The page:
As referenced above, the Court did not dismiss Ms. Mocic’s hostile work environment claim. A few of her co-workers backed Ms. Mocic up regarding overhearing her supervisor make the “out of uniform” comments on several occasions. He even kicked her chair once by way of emphasizing his point? Although SCEMS offered testimony through other supervisors that Ms. Mocic’s supervisor was “just a stickler for uniforms,” they did not offer any testimony that he had ever made similar “tuck in your shirt” comments to any male employees, kicked their chairs, or threatened to write them up, as he had Ms. Mocic.
The Court also did not dismiss Ms. Mocic’s retaliatory discharge claim. In federal court, the temporal proximity or time between a charge or complaint of discrimination, harassment, etc. and an adverse employment action is not supposed to be sufficient in and of itself to support a legal causal connection between the two events. The Court here seemed to ignore this general rule. SCEMS’s counter to this finding was that it had a “good faith belief” that Ms. Mocic had “made the comment in question” (i.e., that she was going to “call for additional help on every call if they put her with a female partner”) when it terminated her.
The Court rejected this idea and said that merely making such a comment (without the employer actually “trying it out” to see if Ms. Mocic truly would follow through with it once on the job with a female partner) was not in its opinion a sufficient reason to fire someone – particularly when the comment was reported to the same supervisor whose prior conduct formed the basis for Ms. Mocic’s January 2010 EEOC Charge. [One additional note on this “try it and see” idea is that Ms. Mocic’s EMT team did not handle emergency transports for SCEMS, such that the Court did not buy the idea that “trying it to see” if Ms. Mocic would in fact request assistance on all of her calls would have “threatened safe and efficient patient transport/care.”]
The Court also found that Ms. Mocic’s express denial in her termination meeting that she made the “I’m going to request assistance on every call” comment also contradicted SCEMS’s “good faith belief at the time of her termination” position [even though the decision to terminate had already been made prior to this meeting]. The Court said that since this meeting was the “first and only time” Ms. Mocic was given an opportunity to provide “her rebuttal to the events leading to her termination,” even comments made “in” the termination meeting could be used to rebut a “good faith belief” defense on behalf of SCEMS. “The employer’s decision was not made based on a good faith investigation.” While it is not necessary for an employer to “overturn every stone” in conducting an internal investigation, merely getting a written statement from the department head which was typed up for him by Ms. Mocic’s supervisor of his version of her comment was not sufficient to give rise to a reasonable good faith belief in and of itself here.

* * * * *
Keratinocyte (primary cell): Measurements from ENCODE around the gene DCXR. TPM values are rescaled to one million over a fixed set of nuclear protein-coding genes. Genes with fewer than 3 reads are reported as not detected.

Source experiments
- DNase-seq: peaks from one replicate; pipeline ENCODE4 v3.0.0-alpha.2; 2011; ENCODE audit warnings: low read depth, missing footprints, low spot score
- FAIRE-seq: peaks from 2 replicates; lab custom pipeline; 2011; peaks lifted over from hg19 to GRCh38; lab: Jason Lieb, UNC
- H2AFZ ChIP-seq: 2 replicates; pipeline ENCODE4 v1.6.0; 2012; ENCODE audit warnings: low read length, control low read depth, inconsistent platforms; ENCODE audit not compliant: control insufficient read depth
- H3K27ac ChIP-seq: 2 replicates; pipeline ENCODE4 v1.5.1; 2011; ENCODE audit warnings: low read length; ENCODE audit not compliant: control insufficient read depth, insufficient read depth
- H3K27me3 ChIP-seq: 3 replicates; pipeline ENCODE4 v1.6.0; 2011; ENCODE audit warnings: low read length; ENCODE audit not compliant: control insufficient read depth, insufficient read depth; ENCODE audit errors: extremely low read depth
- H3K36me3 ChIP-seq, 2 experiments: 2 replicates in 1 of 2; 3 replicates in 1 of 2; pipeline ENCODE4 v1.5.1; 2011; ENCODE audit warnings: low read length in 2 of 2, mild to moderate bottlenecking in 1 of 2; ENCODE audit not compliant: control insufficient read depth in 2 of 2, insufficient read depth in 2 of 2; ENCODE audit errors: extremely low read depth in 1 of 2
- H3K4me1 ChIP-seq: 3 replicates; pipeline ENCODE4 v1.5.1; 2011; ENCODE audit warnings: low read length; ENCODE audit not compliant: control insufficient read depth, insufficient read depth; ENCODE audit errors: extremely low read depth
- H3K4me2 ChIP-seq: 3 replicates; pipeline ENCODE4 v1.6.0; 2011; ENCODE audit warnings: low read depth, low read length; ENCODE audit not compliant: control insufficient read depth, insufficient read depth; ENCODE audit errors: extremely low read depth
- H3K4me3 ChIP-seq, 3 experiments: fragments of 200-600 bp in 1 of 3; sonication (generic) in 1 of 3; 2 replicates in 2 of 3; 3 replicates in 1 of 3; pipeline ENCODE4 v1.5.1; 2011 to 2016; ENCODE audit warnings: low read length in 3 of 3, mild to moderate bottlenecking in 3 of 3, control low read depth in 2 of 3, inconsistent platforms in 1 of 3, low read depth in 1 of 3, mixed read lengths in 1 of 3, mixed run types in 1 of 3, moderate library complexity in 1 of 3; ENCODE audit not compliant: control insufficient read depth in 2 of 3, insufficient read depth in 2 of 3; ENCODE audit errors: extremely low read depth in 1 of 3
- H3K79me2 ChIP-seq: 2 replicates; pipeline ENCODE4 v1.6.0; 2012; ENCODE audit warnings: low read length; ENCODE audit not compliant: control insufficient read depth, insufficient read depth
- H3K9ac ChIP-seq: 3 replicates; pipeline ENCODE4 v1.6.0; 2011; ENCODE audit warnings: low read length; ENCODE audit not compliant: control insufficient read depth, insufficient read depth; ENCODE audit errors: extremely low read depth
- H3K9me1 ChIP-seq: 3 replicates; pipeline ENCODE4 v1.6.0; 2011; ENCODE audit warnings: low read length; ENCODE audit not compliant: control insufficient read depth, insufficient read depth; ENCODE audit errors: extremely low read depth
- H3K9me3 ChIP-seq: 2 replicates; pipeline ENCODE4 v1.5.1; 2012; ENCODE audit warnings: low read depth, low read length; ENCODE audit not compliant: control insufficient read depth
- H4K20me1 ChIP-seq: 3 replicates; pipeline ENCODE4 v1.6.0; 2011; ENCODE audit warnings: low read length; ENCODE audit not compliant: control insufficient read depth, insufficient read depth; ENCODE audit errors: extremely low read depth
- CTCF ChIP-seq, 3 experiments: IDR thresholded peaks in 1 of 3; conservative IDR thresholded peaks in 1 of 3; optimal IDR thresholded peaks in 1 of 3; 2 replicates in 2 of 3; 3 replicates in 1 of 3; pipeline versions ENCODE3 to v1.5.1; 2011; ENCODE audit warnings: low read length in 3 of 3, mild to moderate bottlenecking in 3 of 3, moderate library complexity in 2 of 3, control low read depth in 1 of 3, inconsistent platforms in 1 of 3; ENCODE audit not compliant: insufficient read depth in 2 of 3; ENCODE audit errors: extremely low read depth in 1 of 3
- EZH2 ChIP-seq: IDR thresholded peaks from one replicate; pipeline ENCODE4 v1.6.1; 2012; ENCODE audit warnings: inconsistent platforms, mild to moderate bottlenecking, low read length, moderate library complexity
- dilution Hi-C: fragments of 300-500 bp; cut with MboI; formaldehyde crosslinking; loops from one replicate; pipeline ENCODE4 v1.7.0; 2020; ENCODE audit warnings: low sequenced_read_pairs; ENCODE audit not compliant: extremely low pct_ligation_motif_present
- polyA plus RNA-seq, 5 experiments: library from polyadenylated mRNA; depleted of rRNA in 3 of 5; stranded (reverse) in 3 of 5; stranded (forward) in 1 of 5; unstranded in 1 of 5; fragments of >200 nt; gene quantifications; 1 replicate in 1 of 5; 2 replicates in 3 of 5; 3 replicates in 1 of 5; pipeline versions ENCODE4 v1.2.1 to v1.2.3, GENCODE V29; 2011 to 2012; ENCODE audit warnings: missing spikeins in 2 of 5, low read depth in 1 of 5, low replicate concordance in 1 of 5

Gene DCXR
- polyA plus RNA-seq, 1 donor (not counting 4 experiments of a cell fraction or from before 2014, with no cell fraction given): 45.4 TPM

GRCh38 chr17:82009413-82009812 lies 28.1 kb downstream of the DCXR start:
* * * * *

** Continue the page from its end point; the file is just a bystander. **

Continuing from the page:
1. Be sure you can support the denial of a request for light duty based on your business needs. (This would be important in the ADA context as well if the condition at issue is a disability rather than a normal pregnancy as was involved in this case).
2. Be nice to pregnant ladies. Making small concessions like purchasing a larger uniform if you provide uniforms for your employees – or here, just letting the employee wear her shirt untucked without “harassing” her over it! – is just the right thing to do, law or no law.
3. As we pointed out in our March 2011 alert concerning the U.S. Supreme Court’s recognition of the “Cat’s Paw” doctrine in Staub v. Proctor Hospital, before making a termination decision based on the “recommendation” of a supervisor whose conduct also has been the subject of a recent EEOC or other charge or complaint or other protected activity, conduct your own independent investigation of the situation rather than only relying on that supervisor’s investigation of what occurred.
4. Try to get the employee’s side of the situation BEFORE the termination meeting if at all possible. If the termination meeting is your first chance to get “their side,” consider whether “their side” warrants further investigation before going through with the termination. (You can always put them on an unpaid administrative leave while you are looking into the situation so as not to have to send them back to work in the interim – and then pay them for this time IF “their side” turns out to be true – or convert some or all of the administrative leave into an unpaid suspension IF “their side” turns out to warrant a lower penalty than termination but still merits some form of discipline.)
As always, for more tips or questions concerning “tricky terminations” you are faced with, please contact Stacie Caraway
or any other member of our Labor and Employment Law Practice Group
. An ounce of legal counsel is cheaper than a pound of litigation!